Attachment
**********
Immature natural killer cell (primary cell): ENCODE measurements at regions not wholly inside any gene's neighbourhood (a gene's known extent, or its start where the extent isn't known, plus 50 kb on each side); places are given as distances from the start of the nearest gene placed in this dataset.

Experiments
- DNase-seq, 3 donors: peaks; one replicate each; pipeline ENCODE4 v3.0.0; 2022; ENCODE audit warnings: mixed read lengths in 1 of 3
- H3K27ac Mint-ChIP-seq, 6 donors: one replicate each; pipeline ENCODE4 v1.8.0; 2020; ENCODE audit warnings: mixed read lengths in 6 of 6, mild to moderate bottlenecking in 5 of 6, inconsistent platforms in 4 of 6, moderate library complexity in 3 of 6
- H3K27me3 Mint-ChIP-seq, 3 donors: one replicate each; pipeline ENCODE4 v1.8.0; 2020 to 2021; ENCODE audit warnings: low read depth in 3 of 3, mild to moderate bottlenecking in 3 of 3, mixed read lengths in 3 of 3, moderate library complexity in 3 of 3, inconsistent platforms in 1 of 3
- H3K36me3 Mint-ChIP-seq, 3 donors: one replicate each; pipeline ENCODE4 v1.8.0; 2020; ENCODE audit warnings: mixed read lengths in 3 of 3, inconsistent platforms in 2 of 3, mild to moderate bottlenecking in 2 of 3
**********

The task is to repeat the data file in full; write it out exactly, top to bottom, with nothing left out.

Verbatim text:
Immature natural killer cell (primary cell): ENCODE measurements at regions not wholly inside any gene's neighbourhood (a gene's known extent, or its start where the extent isn't known, plus 50 kb on each side); places are given as distances from the start of the nearest gene placed in this dataset.

Experiments
- DNase-seq, 3 donors: peaks; one replicate each; pipeline ENCODE4 v3.0.0; 2022; ENCODE audit warnings: mixed read lengths in 1 of 3
- H3K27ac Mint-ChIP-seq, 6 donors: one replicate each; pipeline ENCODE4 v1.8.0; 2020; ENCODE audit warnings: mixed read lengths in 6 of 6, mild to moderate bottlenecking in 5 of 6, inconsistent platforms in 4 of 6, moderate library complexity in 3 of 6
- H3K27me3 Mint-ChIP-seq, 3 donors: one replicate each; pipeline ENCODE4 v1.8.0; 2020 to 2021; ENCODE audit warnings: low read depth in 3 of 3, mild to moderate bottlenecking in 3 of 3, mixed read lengths in 3 of 3, moderate library complexity in 3 of 3, inconsistent platforms in 1 of 3
- H3K36me3 Mint-ChIP-seq, 3 donors: one replicate each; pipeline ENCODE4 v1.8.0; 2020; ENCODE audit warnings: mixed read lengths in 3 of 3, inconsistent platforms in 2 of 3, mild to moderate bottlenecking in 2 of 3